Coventry, England - Jaguar Cars uses laser sintering technology at its Whitley Engineering Centre to speed up the development of new luxury vehicles. Laser sintering builds plastic parts directly from CAD models, eliminating the expense of producing mould tools. Systems from EOS GmbH create prototype trim, engine parts, and production aids from polyamide powder in a process that fuses the powder layer by layer into their respective shapes.
The resulting components are robust enough to be used on test vehicles running around the track, allowing more data to be collected early in the development process. Errors can therefore be avoided before they cause high costs.
FIGURE 1. The bumper section of the XJ saloon was built in two pieces by laser sintering.
As an example, in the past, hundreds of thousands of dollars would have been invested in hard tooling the manufacture of a new V8 air intake manifold. Following every design change, it would have cost thousands of dollars to alter the tool; a process that would take several weeks each time. If the changes were substantial, a completely new tool might be needed. With laser sintering, the production of tools becomes obsolete. As a consequence, Jaguar saves time and costs.
The machines from EOS produced two design iterations of the manifold. Seventeen were subsequently built in polyamide for less than $1800 each. The lead-time was one and a half days per manifold, halving the time for development from one year to six months. Jaguar made an enormous financial saving alone for this component.
The bumper section (see Figure 1) of the XJ saloon was built in two pieces by laser sintering, helping to visualize the assembly of key parts such as the exhaust pipe and tow eye fixing, aesthetics that could be evaluated before progressing to hard tooling.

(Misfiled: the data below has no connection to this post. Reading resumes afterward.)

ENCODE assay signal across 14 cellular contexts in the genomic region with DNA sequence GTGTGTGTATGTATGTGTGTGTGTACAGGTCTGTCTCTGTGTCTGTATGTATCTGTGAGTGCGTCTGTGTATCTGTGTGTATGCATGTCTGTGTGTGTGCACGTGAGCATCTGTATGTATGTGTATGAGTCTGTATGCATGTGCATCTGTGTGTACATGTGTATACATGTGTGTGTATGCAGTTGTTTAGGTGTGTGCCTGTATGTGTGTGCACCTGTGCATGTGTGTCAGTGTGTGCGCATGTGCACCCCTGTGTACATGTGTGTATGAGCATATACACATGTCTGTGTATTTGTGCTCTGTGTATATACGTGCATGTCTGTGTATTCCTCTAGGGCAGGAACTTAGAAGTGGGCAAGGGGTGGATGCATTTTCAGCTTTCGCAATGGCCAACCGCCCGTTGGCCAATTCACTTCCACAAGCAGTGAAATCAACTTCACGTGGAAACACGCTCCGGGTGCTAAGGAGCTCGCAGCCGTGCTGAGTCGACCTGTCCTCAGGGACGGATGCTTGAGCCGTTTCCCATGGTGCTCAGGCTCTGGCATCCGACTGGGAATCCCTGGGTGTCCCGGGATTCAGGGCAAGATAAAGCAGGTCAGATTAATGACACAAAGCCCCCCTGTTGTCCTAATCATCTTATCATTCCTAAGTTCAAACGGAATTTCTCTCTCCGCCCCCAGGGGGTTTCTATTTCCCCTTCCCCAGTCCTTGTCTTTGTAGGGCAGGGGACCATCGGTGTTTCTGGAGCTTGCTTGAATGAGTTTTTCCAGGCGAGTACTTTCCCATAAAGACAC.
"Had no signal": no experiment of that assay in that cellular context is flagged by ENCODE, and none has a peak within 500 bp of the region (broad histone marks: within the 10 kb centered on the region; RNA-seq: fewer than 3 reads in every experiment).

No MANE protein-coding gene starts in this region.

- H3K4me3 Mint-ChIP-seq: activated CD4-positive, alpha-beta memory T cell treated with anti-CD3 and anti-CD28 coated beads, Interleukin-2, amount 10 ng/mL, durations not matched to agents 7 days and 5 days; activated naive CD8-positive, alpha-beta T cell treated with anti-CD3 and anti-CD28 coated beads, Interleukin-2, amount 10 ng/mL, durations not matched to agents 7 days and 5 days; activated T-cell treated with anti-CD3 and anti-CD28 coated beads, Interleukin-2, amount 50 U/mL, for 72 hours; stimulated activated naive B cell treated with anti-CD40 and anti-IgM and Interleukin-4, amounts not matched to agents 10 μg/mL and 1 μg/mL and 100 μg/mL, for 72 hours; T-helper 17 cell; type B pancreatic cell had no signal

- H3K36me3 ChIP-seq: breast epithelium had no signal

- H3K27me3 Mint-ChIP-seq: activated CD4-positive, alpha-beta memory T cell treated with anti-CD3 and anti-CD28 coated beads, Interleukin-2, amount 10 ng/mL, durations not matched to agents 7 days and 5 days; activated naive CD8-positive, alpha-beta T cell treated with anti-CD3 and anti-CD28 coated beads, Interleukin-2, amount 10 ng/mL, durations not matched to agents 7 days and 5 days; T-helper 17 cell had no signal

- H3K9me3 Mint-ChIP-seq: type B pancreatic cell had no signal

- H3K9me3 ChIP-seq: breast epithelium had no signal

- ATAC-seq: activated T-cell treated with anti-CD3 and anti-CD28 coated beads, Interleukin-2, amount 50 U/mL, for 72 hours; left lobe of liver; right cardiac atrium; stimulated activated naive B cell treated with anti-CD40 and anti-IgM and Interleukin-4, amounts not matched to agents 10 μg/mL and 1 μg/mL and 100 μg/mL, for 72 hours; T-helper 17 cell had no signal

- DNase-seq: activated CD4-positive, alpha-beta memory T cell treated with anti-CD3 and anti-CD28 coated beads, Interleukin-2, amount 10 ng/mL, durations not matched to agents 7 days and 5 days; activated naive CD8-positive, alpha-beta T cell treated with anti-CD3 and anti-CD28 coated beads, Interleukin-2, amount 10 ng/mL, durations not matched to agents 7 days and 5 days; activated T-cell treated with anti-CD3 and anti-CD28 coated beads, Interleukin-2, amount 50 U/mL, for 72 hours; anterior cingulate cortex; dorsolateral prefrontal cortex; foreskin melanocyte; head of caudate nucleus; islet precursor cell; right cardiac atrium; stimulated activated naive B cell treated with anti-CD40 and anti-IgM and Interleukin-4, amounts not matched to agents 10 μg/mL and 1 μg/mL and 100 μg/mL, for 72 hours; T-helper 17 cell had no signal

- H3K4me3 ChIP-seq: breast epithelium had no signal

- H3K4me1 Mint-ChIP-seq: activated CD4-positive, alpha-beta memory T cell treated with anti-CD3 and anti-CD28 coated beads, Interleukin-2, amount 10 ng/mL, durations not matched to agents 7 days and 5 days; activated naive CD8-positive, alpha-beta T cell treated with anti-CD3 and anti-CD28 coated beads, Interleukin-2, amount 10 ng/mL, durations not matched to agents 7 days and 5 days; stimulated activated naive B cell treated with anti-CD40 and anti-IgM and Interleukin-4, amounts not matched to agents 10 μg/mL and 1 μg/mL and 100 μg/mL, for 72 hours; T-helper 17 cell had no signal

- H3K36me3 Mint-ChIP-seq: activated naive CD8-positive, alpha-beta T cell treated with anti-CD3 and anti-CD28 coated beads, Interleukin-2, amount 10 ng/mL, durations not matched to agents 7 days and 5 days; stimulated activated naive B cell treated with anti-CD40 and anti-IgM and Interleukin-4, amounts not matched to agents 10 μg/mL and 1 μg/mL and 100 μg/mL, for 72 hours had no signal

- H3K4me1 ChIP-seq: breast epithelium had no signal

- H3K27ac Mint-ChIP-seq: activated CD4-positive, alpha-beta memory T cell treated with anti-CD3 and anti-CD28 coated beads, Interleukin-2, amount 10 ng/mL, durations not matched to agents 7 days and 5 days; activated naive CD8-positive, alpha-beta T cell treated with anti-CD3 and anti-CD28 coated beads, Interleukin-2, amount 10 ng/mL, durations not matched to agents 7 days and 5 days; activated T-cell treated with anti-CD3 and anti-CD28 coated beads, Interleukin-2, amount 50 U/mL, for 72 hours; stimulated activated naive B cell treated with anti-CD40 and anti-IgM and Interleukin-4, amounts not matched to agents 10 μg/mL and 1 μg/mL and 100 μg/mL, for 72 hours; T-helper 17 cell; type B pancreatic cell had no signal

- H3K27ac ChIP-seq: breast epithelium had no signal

FIGURE 2. A laser sintered complex plastic assembly aid assists operators working on the new XK coupe and convertible to position the window lift mechanisms during build.
An interesting component (see Figure 2) is a complex plastic assembly aid that assists operators working on the new XK coupe and convertible to position the window lift mechanisms during build. The manufacturing plant required a stock of 3000 of these parts, which remain on the vehicle throughout the build process. By August last year, around half of the parts required had been produced as fill-in jobs, without the need to invest in expensive plastic injection mould tooling.
Jaguar expects to see rapid prototyping quickly develop into rapid manufacturing processes, initially capable of satisfying niche requirements. In the more distant future it is possible that today’s processes hold the key to the next generation of volume production technologies. Laser sintering has a high potential: the technology helps companies such as Jaguar to eliminate design constraints, and tooling and inventory overheads.
EOS GmbH, Krailling, Germany, manufactures laser sintering equipment. The systems used in the above applications were provided by EOS Ltd., Warwick, England.